A Bitcoin miner project operating under the Kodak brand has collapsed. The company behind the scheme has said that it has been stopped from proceeding any further by the SEC.
Unrealistic Promises and Incorrect Math
In January, a Bitcoin mining computer called the Kodak KashMiner was unveiled at the CES technology show held in Las Vegas. Even though it was displayed at the official Kodak stand, the computer was actually a product from a company called Spotlite USA — one of several entities that operate under license to sell products under the Kodak’s brand.
The company planned to rent out the Kodak KashMiner machines to customers for an initial fee of $3,400 USD. It had also shared its plans to set up hundreds of devices at the Kodak headquarters in New York in order to take advantage of an on-site power plant’s cheaper electricity. Investors would receive part of the bitcoin mined by the machine they rented from the company, and there were promises of a $9,000 return ($375 per month) over a two year period.
The Kodak miner was, however, put under scrutiny and dismissed outright as a scam by people like The Bitcoin Standard author Saifedean Ammous. Now, it appears that the criticism was justified as promises of guaranteed returns against the ever-increasing Bitcoin mining difficulty were indeed too good to be true.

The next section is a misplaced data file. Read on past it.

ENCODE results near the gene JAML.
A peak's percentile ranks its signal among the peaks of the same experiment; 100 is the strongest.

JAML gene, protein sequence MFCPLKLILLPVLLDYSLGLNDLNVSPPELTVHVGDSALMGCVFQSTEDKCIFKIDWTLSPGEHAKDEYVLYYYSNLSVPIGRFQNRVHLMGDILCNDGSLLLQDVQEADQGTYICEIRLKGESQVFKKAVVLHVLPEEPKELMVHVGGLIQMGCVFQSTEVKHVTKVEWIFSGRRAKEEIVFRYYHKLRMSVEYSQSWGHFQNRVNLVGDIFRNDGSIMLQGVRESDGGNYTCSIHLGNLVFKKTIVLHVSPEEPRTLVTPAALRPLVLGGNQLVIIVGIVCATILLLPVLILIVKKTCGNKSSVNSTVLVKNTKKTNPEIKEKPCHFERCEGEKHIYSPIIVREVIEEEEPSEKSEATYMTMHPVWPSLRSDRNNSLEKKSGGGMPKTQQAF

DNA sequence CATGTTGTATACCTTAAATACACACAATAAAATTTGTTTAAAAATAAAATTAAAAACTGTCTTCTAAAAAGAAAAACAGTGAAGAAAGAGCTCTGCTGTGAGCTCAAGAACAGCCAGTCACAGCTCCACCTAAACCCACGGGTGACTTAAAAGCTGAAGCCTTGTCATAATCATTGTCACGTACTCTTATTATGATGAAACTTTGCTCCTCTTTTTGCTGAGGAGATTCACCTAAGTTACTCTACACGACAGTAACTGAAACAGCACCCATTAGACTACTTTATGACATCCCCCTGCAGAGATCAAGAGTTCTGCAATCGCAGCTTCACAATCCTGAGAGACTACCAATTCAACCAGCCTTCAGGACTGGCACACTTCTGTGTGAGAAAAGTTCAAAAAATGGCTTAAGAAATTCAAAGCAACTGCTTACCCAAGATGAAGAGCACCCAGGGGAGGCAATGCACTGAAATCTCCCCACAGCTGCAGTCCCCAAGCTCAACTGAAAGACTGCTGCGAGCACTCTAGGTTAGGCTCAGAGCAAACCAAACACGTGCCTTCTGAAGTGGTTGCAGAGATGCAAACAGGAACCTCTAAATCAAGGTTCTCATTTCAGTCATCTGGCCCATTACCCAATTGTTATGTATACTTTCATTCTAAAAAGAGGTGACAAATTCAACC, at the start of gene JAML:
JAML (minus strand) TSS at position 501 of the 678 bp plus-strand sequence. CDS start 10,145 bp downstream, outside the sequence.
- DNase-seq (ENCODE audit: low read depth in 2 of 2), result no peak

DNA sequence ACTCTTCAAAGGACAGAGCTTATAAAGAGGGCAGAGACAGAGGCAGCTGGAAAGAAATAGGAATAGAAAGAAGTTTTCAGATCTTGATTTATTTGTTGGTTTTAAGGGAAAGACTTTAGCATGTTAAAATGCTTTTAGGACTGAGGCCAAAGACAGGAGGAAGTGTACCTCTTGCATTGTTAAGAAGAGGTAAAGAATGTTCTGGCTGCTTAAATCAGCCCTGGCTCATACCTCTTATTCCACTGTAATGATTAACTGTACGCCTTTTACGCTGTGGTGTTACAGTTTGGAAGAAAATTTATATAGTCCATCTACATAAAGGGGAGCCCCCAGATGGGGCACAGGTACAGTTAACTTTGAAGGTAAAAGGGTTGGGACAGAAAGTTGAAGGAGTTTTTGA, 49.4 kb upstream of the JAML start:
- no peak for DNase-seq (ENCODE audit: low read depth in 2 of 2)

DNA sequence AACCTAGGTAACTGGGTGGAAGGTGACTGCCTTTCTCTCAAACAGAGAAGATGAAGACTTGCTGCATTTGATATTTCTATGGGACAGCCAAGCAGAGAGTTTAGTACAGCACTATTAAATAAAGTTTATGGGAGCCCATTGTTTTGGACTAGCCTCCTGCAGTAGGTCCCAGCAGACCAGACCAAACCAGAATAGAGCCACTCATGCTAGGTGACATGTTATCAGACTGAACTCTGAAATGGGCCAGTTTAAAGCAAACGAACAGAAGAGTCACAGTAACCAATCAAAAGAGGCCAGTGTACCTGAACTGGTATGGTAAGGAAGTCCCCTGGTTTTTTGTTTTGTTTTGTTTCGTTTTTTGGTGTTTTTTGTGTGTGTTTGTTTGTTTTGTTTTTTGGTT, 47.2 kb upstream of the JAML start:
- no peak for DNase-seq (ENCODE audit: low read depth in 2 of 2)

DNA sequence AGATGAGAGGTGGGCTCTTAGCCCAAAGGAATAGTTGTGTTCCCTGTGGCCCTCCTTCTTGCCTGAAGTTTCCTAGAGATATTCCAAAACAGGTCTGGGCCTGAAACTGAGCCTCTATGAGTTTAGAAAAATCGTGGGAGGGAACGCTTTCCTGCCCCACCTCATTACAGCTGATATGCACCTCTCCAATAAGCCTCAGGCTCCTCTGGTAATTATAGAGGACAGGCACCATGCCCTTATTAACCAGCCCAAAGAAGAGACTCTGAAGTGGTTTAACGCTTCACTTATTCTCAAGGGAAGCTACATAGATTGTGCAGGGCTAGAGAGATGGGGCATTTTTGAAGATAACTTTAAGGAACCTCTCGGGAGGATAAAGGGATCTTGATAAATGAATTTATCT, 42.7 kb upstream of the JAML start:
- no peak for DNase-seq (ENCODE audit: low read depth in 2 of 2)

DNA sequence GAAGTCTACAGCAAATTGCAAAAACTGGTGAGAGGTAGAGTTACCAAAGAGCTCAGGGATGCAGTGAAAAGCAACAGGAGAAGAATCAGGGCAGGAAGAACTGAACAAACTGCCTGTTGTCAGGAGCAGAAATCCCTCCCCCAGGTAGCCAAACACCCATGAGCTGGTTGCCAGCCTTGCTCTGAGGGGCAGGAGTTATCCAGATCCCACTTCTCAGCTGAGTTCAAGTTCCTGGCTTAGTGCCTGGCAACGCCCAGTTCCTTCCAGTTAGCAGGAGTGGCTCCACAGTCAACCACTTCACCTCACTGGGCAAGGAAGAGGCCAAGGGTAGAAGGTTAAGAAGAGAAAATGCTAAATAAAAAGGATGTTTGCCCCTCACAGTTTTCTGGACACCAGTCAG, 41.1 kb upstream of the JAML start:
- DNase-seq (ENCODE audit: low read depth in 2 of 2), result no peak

Not Licensed by Kodak, SEC Steps In
According to a report from the BBC, CEO of Spotlite USA Halston Mikail confirmed that the company would not go ahead with the mining project. Mikail explained that the United States’ Securities and Exchange Commission (SEC) had stopped the Kodak mining project from continuing.
Kodak, meanwhile, pointed out that the venture was never officially licensed by the Kodak company. A spokesperson was quoted as having said:
While you saw units at CES from our licensee Spotlite, the KashMiner is not a Kodak brand licensed product. Units were not installed at our headquarters.
The statement from Kodak highlights the deceptive nature of the KashMiner project. Not only was it being carried out without licensing but there were actually no units installed at the Kodak headquarters in the first place. Spotlite USA most likely weaved this one deceptive detail into its pitch to lend credibility to the scam. Together with the “consistent returns” promise, it is what probably triggered a response from the SEC.
Kodak already launched a token offering seeking $50 million. At the time, this was received favorably by the market.
What do you think of the apparent Bitcoin miner scam from the Kodak licensee? Let us know in the comments below!
Images courtesy of Shutterstock.
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